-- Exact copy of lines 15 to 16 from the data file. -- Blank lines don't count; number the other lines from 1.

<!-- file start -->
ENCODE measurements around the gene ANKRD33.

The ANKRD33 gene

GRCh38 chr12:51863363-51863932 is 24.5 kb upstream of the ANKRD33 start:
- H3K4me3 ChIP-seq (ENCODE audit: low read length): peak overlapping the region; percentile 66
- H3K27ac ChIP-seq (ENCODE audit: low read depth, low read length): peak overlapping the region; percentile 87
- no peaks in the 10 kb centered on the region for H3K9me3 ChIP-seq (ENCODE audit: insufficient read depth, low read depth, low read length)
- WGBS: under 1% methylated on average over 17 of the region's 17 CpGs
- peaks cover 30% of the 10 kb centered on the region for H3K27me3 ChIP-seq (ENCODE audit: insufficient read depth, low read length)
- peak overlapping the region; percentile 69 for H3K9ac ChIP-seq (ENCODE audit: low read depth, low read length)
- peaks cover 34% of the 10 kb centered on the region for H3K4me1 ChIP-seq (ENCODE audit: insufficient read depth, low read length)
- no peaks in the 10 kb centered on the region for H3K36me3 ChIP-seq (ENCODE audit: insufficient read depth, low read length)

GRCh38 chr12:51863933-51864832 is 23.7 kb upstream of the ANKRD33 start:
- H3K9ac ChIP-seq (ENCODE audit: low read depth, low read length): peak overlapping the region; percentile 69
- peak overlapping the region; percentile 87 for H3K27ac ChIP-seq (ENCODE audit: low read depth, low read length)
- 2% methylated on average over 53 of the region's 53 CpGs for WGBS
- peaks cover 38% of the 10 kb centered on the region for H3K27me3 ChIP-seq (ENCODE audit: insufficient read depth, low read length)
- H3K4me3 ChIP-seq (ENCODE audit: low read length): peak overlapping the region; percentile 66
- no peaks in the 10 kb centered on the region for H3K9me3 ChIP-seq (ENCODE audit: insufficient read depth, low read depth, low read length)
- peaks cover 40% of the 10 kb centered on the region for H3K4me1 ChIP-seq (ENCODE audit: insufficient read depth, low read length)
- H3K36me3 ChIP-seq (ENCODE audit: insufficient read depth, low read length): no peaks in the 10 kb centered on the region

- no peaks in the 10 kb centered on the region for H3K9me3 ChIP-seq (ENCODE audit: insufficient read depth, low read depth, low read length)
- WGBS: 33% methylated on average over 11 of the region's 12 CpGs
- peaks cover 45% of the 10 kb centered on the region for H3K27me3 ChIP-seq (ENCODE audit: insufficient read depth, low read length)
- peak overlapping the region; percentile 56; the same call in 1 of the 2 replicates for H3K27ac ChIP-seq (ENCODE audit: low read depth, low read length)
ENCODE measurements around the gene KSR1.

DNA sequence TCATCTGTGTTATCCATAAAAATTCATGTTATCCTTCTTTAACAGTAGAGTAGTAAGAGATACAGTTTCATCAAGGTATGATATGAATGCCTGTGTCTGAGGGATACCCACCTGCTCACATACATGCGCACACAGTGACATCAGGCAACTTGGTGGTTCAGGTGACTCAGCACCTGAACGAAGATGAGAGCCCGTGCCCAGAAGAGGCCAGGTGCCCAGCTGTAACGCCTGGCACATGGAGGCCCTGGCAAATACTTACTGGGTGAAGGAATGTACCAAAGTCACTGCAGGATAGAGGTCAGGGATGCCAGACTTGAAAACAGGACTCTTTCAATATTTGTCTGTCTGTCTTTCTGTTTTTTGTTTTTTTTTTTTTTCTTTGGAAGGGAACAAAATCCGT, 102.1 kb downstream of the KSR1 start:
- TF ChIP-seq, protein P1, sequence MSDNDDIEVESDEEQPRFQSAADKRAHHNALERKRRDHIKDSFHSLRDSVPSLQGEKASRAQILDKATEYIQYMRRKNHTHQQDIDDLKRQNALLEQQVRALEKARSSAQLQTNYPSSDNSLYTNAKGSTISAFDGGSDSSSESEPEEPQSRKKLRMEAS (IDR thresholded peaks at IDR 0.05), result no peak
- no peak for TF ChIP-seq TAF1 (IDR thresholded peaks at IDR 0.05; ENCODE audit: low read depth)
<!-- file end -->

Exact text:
- 2% methylated on average over 53 of the region's 53 CpGs for WGBS
- peaks cover 38% of the 10 kb centered on the region for H3K27me3 ChIP-seq (ENCODE audit: insufficient read depth, low read length)